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Things You Should Know About ‘Superbad’ Before Seeing It

"Did you see what those dickmouths wrote?"Photo: Sony


Superbad, the greatest movie of all time, opens tomorrow. David Edelstein loved it, and so did pretty much every other critic known to Rotten Tomatoes. But they’re critics: They had some bones to pick (appropriately enough, this being a comedy about teen boys). We’ve assembled a handy guide to complaints about the movie; read close, and you’ll see the shape of the inevitable backlash. — Nick Catucci

“This is a very offensive film that I would have trouble watching with my mother (if you know what I mean).” —Danny Minton, Crunch on This

“The whole movie is a love poem to a male teenager’s constant focus on his penis. Everything else is an annoying distraction.” —Victoria Alexander, Rotten Tomatoes

“At times, [director] Greg Mottola loses [his] perception of character and destiny in mere slapstick: Jonah Hill gets knocked over by a car not once but twice, and is smacked with a baseball bat as well.” —David Denby, The New Yorker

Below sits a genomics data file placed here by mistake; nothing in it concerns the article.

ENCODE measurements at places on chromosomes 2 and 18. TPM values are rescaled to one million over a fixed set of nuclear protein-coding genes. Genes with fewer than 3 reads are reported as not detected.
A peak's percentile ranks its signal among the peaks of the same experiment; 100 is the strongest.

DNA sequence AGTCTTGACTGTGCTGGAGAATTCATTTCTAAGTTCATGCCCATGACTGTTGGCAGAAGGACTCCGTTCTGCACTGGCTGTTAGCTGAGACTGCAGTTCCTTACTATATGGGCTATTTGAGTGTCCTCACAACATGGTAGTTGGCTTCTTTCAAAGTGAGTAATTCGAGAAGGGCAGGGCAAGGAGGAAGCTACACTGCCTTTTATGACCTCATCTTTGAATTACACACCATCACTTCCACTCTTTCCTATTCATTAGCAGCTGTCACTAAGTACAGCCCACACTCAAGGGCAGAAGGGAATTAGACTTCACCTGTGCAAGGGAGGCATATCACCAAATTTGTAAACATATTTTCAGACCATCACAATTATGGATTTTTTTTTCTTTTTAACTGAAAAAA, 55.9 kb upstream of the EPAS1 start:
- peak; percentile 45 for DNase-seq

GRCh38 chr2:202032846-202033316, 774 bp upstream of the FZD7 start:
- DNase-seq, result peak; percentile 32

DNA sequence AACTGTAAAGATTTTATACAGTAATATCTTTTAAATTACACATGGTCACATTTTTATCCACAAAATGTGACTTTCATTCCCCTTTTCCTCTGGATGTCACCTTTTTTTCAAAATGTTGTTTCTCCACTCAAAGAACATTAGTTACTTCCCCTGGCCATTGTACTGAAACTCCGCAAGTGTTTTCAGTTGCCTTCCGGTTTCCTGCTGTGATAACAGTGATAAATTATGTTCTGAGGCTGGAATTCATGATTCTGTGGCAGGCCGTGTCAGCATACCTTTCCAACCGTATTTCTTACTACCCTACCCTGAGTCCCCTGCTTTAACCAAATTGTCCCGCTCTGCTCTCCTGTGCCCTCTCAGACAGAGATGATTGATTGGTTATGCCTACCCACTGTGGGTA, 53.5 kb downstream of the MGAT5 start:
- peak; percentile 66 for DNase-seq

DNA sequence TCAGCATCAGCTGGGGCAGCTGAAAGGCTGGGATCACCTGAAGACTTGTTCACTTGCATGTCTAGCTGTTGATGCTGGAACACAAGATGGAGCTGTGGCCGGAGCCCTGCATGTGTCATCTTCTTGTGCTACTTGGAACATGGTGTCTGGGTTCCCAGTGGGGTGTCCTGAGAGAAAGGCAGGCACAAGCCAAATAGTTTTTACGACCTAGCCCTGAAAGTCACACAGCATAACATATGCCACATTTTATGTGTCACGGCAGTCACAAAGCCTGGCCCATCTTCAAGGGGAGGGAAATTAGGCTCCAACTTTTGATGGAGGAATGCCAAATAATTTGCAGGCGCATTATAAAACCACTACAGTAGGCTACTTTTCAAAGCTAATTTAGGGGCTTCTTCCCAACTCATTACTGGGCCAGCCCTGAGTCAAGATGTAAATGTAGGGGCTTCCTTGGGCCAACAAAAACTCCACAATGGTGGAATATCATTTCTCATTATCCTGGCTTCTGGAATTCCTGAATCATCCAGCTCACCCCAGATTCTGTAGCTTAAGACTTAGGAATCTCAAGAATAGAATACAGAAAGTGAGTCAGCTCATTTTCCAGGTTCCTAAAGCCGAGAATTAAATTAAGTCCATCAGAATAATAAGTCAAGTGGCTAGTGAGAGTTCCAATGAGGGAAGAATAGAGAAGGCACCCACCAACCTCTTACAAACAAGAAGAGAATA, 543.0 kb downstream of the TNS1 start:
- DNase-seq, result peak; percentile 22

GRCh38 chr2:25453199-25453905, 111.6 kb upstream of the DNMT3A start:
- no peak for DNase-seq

“Seth has suffered years of rejection and can now only express a sexually aggressive form of hatred toward women. There's a word for that: misogyny.” —Josh Larsen, Naperville Sun

“It differs from Virgin and Knocked Up in throwing the infantilism back into the high school age group, but that’s not entirely a good thing, since much of the dialogue penned by Rogen and Goldberg, both in their mid-twenties, doesn’t sound entirely convincing in the supposedly eighteen-year old mouths of Seth and Evan.” —Dr. Frank Swietek, One Guy’s Opinion

“[The movie’s] notion of a wild party is so safe, it might as well be an instance of approved Amish oat-sowing.” —Lisa Schwarzbaum, Entertainment Weekly

“The friendship of Seth and Evan has homoerotic undertones, and there's a funny scene where they declare their undying love for each other. But because this is an American movie, don't expect the frankness of Alfonso Cuarón's Y Tu Mama Tambien, which took the close friendship of two horny teenage pals to its logical conclusion. In Superbad, the lovefest between the best friends is strictly platonic, which makes it nonthreatening to the crowds at the multiplex.” —Stephen Farber, Hollywood Reporter